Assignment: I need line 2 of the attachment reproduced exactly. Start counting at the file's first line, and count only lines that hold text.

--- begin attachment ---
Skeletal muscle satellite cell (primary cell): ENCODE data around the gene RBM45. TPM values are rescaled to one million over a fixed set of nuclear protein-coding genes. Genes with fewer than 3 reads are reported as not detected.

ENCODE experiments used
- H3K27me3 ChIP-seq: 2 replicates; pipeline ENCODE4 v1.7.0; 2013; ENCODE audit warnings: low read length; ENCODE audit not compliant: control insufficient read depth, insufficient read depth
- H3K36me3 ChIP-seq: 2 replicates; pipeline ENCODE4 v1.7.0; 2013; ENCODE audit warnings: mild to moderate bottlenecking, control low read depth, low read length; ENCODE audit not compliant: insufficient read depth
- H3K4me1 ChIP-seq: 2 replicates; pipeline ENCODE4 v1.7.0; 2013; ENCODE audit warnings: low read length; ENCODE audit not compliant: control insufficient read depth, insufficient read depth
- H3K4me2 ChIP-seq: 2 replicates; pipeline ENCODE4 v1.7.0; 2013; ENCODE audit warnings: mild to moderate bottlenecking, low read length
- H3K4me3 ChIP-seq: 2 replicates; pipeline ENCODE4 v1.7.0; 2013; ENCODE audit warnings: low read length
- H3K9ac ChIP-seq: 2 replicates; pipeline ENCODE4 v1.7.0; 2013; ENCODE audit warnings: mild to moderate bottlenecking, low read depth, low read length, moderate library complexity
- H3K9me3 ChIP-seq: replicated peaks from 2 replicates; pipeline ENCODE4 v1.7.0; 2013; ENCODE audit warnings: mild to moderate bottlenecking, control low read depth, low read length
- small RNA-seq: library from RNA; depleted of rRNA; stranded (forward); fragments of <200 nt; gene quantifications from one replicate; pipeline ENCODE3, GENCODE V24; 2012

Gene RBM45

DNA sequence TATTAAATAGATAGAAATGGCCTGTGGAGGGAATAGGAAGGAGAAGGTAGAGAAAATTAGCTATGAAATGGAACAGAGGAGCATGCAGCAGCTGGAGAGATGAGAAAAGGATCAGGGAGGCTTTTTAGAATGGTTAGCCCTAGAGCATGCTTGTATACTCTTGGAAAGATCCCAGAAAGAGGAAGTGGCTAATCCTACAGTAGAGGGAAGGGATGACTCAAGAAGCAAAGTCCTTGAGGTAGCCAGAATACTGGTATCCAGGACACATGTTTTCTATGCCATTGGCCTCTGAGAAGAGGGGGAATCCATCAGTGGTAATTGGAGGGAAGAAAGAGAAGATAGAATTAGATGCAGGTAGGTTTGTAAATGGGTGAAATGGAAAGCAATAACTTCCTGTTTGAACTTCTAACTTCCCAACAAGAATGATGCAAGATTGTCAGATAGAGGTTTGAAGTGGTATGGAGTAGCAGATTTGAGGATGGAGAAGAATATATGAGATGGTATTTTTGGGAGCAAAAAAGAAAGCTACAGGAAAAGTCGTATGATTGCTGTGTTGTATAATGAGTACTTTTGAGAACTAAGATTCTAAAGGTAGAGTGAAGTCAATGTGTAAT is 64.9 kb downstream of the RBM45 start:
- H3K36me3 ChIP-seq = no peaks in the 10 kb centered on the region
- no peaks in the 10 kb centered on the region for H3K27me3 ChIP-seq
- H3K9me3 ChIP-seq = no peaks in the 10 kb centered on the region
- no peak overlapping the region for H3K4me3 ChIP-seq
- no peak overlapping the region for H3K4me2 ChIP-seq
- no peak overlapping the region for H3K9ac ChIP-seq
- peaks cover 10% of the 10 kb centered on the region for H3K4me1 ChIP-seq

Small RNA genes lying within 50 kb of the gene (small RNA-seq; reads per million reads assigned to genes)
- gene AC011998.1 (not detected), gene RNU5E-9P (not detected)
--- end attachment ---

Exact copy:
ENCODE experiments used